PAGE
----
Last updateThu, 18 Sep 2014 9pm

Back You are here: Home News Nation ADB to extend short-, medium-term assistance to ‘Yolanda’-affected areas

ADB to extend short-, medium-term assistance to ‘Yolanda’-affected areas

THE Asian Development Bank (ADB) has expressed its willingness to extend support to the Philippine government in immediate and subsequent rehabilitation and reconstruction efforts in Supertyphoon Yolanda-affected areas.

In a letter sent to President Aquino and other members of the Cabinet on Monday, ADB President Takehiko Nakao expressed his deepest condolences and sympathy to the victims of Yolanda.

“I offer my deepest condolences to the government and people of the Philippines for the tragic loss of lives and property caused by Typhoon Yolanda,” Nakao said in his letter. “My sincere sympathy to those who have lost their loved ones, homes and livelihood.”

Nakao assured that the Manila-based multilateral bank stands ready to extend its “fullest support, both in the immediate aftermath of the disaster and in the subsequent rehabilitation and reconstruction efforts.”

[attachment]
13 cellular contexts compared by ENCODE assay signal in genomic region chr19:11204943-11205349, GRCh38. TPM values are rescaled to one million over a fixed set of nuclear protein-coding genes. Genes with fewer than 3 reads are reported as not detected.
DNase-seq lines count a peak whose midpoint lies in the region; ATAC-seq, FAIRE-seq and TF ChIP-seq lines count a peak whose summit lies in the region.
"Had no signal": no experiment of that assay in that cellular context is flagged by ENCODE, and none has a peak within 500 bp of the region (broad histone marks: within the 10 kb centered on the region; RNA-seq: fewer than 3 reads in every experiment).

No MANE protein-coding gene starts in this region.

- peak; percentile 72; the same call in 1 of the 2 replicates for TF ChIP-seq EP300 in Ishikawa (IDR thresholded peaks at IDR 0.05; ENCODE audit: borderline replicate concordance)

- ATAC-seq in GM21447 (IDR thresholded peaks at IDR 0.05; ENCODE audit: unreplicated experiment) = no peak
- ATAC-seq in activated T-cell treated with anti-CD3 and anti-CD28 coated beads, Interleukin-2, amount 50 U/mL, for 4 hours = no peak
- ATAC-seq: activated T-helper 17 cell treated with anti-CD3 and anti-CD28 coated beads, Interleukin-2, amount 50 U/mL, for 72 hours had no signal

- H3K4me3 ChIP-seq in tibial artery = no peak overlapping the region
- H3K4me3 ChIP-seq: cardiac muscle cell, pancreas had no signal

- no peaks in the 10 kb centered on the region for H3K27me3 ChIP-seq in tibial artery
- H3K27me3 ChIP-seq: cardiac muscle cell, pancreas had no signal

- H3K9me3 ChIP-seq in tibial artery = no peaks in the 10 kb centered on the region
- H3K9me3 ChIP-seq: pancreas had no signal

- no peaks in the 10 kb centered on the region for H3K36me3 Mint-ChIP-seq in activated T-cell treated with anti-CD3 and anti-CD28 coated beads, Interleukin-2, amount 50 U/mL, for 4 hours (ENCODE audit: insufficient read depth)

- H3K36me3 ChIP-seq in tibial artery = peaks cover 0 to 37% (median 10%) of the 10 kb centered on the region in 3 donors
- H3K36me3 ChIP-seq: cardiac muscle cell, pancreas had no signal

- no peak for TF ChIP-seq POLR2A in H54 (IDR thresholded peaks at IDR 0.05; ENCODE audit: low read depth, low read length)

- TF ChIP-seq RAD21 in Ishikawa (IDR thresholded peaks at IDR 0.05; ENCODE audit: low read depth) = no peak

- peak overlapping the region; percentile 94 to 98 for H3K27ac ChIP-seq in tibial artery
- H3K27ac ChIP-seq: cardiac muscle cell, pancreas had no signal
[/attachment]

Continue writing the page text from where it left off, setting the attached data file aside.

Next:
In a separate statement, ADB Independent Evaluation Director General Dr. Vinod Thomas said Yolanda only demonstrated how vulnerable Filipinos are to extreme storms and floods, especially in light of climate change.

This should prompt the Philippines, as well as other countries that are similarly vulnerable to the negative effects of climate change, to invest in disaster preparedness. This will prevent years of hard-won economic and social progress from being lost.

“The Philippines and others across the region need to invest more in disaster preparedness—in early-warnings systems, better land zoning and environmental controls. Yet, many governments still focus only on relief and recovery,” Thomas said.

“The evidence linking climate change to the rise in extreme storms and floods is now compelling. This means that climate adaptation must become a crucial dimension in disaster prevention, including climate proofing of infrastructure and developing climate-resilient crops,” he added.

Thomas said these kinds of destructive typhoons that bring along with them floods and heavy rains could occur “two or three times in a single rainy season” and, therefore, call for the conduct of stress tests on likely natural hazards.

He added there is also a need to put in place emission controls worldwide to help countries adapt to the impacts of global warming on floods and storms. “Clearly, we must mop up the floor after storms and flooding, but we also need to turn down the running tap with its source in increased carbon emissions in the air. 

Cai U. Ordinario






Health & Fitness